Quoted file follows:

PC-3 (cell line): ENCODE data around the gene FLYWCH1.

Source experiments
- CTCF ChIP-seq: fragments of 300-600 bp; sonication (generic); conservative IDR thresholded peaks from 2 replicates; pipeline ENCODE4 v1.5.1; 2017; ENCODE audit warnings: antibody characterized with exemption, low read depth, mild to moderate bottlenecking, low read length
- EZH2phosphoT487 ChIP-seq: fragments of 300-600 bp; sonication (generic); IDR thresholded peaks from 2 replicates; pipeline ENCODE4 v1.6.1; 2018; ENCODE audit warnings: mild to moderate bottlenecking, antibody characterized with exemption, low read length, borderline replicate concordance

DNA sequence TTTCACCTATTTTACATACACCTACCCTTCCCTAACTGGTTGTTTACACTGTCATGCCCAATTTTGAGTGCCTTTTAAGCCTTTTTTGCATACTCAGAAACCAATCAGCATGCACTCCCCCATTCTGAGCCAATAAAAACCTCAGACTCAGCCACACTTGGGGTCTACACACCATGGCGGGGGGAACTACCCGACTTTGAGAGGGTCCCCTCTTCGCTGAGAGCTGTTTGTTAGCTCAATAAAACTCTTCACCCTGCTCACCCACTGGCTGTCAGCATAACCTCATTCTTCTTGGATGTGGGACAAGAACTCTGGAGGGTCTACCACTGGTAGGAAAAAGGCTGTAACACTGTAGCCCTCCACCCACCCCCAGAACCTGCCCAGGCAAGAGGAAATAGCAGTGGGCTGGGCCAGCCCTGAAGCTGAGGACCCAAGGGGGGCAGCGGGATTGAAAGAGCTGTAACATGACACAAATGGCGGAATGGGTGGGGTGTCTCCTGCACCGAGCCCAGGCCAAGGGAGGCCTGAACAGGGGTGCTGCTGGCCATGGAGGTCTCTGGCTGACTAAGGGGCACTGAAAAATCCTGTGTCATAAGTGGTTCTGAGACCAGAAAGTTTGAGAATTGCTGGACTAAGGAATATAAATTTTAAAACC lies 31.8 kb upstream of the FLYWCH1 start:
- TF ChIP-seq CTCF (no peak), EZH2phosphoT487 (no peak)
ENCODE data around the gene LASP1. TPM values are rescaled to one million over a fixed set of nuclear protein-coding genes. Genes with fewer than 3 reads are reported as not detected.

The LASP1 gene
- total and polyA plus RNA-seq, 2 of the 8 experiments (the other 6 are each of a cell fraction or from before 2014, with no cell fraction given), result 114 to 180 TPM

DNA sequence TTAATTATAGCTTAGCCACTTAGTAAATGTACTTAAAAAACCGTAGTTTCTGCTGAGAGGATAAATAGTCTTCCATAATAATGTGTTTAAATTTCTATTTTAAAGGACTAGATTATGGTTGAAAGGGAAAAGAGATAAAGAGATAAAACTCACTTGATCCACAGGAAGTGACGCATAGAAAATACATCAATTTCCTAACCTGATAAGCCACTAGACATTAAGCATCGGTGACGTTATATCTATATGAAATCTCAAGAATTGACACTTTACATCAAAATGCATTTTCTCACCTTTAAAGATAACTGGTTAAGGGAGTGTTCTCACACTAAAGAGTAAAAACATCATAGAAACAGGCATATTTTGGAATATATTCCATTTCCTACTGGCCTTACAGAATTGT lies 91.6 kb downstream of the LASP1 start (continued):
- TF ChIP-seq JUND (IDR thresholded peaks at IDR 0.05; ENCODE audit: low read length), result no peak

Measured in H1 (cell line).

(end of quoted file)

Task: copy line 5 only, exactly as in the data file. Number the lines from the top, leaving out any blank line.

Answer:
DNA sequence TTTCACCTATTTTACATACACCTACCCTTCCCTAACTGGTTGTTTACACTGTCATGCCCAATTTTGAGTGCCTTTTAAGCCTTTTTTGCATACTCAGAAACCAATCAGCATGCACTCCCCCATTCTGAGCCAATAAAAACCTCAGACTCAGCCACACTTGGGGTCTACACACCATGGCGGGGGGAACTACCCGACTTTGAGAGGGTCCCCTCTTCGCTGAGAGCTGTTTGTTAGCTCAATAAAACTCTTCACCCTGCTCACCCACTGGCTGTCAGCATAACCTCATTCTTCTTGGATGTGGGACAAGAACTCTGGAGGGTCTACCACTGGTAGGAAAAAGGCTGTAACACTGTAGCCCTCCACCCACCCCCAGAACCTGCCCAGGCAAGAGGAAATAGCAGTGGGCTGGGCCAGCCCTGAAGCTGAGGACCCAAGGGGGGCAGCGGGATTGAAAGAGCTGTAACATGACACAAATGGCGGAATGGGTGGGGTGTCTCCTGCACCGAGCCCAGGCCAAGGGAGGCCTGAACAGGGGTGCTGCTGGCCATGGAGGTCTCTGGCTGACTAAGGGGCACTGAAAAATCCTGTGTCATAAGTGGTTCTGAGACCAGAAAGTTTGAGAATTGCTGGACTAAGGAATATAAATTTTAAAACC lies 31.8 kb upstream of the FLYWCH1 start: